Transparent career maps: How we did it and what we learned

Team member working in the office

CompanyCultureOur workUncategorised

At Wise one of our core product values is transparency. Our mission is to remove the hidden fees that often get applied when you send money across borders to different currencies – so advocating for transparency and building into our product is a top priority. We also practice transparency when it comes to our career maps. 

Building a career map

At times we’ve taken transparency maybe a bit too literally – you might remember the Wise team from a few years ago stripped to their underwear while protesting outside the Houses of Parliament against those hidden fees that banks like to charge. Today we passionately believe in that mission and continue to lobby for transparency in financial products, as well as upholding that value across our products – money transfers, borderless accounts and cards. We’ve also started to apply that principle to our product team and last year published one of the most radically transparent career maps in the industry. It’s had way more impact than we expected.

Where did we start?

Like all things we work on in the product team, this came from customer feedback – specifically from our Product Managers. After organically growing the team to somewhere near 80 Product Managers across the business, we started hearing feedback that it wasn’t always clear what people had to do to grow their impact or get promoted, some Product Managers felt they were treated differently to others and that compensation wasn’t transparent.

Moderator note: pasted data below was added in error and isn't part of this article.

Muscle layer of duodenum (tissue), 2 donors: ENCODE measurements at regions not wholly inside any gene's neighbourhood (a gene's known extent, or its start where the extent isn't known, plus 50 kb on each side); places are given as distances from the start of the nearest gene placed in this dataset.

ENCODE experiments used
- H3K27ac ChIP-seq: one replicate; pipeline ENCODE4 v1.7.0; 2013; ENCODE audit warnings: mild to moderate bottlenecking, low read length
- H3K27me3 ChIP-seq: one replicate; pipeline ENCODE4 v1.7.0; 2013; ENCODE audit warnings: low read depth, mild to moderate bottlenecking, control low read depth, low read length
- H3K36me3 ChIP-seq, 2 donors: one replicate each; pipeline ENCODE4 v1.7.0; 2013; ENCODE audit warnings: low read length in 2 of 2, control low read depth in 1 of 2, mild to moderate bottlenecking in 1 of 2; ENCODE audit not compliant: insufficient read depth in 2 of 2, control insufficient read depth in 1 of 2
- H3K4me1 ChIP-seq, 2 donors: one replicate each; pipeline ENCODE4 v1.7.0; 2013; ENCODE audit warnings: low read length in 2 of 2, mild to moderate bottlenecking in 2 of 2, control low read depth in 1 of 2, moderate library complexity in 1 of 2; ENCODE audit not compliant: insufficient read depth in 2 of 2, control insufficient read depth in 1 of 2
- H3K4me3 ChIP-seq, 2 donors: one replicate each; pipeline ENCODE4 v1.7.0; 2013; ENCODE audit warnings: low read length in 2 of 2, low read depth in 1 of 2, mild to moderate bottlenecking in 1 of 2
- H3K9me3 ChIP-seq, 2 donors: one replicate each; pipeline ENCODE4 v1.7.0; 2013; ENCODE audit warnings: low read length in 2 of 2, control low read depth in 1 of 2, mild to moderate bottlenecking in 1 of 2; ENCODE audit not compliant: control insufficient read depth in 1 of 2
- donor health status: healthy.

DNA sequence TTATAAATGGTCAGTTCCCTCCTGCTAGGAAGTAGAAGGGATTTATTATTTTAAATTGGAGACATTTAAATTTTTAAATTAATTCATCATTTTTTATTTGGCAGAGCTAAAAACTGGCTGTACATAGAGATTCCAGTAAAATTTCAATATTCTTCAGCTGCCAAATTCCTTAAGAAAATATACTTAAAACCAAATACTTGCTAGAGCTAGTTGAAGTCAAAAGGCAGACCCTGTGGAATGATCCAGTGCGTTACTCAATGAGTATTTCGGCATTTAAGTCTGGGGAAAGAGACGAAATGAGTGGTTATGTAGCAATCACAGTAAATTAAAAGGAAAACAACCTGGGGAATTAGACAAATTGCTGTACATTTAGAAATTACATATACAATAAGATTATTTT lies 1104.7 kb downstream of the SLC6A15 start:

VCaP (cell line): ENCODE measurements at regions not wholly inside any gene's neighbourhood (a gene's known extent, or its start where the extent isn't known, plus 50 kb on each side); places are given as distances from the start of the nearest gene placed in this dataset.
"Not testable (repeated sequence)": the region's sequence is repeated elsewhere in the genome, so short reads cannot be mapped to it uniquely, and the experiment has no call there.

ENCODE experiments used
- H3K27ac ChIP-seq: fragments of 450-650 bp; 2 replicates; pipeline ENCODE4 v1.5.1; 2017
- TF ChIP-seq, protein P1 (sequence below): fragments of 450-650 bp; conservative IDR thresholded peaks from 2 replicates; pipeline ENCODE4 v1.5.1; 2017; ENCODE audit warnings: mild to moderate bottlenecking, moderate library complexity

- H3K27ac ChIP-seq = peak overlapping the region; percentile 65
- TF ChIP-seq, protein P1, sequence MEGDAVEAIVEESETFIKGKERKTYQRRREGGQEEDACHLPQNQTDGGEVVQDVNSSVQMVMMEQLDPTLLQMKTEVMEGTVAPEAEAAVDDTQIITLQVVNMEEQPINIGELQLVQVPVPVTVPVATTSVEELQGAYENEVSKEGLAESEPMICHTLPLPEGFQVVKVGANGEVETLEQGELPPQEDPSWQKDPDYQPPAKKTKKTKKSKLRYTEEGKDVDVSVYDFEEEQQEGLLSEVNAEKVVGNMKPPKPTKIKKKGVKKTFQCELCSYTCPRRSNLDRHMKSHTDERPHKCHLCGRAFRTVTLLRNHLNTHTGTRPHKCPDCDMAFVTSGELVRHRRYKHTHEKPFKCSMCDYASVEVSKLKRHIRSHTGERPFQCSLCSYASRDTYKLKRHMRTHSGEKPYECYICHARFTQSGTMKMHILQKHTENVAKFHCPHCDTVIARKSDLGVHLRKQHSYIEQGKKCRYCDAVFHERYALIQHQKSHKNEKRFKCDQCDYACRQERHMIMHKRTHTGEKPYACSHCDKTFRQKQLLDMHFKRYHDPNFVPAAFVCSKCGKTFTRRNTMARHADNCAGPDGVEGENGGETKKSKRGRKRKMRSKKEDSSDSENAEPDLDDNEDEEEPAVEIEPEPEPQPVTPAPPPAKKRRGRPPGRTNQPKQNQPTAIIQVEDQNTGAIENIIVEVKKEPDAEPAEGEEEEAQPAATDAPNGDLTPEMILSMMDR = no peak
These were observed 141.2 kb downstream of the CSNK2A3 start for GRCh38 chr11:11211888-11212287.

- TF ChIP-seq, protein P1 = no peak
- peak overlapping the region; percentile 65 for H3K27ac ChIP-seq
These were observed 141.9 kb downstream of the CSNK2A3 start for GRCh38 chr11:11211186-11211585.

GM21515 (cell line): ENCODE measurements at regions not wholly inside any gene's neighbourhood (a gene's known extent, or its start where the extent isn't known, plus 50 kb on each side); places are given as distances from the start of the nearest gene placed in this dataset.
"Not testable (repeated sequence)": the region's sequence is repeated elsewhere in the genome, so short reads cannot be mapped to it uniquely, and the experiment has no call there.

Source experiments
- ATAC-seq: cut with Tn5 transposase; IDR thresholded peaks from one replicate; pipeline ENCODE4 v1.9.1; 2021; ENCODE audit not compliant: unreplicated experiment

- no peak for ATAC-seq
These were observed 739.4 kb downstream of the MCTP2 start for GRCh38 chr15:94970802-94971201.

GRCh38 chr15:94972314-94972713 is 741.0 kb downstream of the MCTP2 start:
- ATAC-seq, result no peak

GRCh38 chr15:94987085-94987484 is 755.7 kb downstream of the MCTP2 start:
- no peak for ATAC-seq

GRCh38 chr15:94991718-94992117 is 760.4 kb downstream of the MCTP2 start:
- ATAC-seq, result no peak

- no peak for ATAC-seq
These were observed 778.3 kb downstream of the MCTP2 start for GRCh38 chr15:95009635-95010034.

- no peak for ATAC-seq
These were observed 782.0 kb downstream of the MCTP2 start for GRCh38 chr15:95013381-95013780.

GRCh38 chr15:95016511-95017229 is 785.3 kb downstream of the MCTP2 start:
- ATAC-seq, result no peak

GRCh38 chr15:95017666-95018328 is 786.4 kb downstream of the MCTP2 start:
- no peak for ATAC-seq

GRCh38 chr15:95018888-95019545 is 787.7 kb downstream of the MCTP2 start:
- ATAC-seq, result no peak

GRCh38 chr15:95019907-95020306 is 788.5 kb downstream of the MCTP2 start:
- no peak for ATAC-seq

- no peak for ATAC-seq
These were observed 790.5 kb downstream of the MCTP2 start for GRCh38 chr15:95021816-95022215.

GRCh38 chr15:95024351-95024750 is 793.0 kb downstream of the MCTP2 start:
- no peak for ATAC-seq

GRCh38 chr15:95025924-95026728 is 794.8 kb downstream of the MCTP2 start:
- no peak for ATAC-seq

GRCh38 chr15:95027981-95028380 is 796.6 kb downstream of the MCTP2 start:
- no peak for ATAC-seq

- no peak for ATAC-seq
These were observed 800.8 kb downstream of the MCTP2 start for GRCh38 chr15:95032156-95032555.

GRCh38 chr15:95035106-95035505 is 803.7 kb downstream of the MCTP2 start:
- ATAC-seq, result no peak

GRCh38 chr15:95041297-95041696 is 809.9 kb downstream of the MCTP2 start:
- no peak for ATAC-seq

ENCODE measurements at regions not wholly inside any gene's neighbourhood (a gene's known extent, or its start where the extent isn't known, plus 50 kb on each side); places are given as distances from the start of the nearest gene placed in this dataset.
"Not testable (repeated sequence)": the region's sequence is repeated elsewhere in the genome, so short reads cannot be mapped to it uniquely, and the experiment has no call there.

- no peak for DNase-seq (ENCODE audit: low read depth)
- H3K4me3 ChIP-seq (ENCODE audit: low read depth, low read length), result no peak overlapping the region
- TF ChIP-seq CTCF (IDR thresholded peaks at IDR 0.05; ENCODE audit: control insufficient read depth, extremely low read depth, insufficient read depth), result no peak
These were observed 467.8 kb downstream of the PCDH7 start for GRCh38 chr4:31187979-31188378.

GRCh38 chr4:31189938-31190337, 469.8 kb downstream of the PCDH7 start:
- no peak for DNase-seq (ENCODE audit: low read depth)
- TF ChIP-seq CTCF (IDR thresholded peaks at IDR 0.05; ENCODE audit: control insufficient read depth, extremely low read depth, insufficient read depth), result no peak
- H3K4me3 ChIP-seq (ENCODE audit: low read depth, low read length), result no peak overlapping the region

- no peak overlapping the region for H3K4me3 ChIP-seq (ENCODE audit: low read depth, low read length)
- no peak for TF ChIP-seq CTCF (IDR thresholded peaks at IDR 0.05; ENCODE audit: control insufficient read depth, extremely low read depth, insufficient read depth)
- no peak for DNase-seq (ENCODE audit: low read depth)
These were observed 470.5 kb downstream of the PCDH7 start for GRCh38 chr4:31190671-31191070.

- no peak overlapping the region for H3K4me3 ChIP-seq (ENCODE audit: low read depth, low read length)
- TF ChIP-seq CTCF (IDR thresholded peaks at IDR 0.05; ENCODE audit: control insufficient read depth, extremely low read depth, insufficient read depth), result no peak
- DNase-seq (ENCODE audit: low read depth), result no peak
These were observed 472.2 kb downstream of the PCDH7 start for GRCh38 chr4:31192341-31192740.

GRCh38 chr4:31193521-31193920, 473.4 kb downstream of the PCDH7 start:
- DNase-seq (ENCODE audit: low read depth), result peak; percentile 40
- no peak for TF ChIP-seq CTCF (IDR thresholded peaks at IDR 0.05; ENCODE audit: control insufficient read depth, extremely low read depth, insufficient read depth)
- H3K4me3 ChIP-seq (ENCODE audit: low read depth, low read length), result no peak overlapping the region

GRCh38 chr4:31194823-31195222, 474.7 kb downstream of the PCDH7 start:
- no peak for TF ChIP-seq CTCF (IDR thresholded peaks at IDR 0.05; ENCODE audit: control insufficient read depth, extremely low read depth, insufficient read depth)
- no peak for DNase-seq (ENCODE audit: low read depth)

We also got external feedback from the Product Managers we met during our hiring process – our compensation wasn’t aligned with the industry standards, the opportunities to grow as a Product Manager were not clear, our structure was non-standard. These are just a few examples – they’re important because they slowed or even prevented us from hiring great people. We also were increasingly aware that our team wasn’t as diverse as we wanted it to be – it didn’t reflect the product community, but more importantly didn’t match the demographics of our customers. We quickly realised that creating a more structured career map was going to help more than just our Product Managers – it was going to help us find the product managers we needed to hire to achieve our mission.

How to build a career map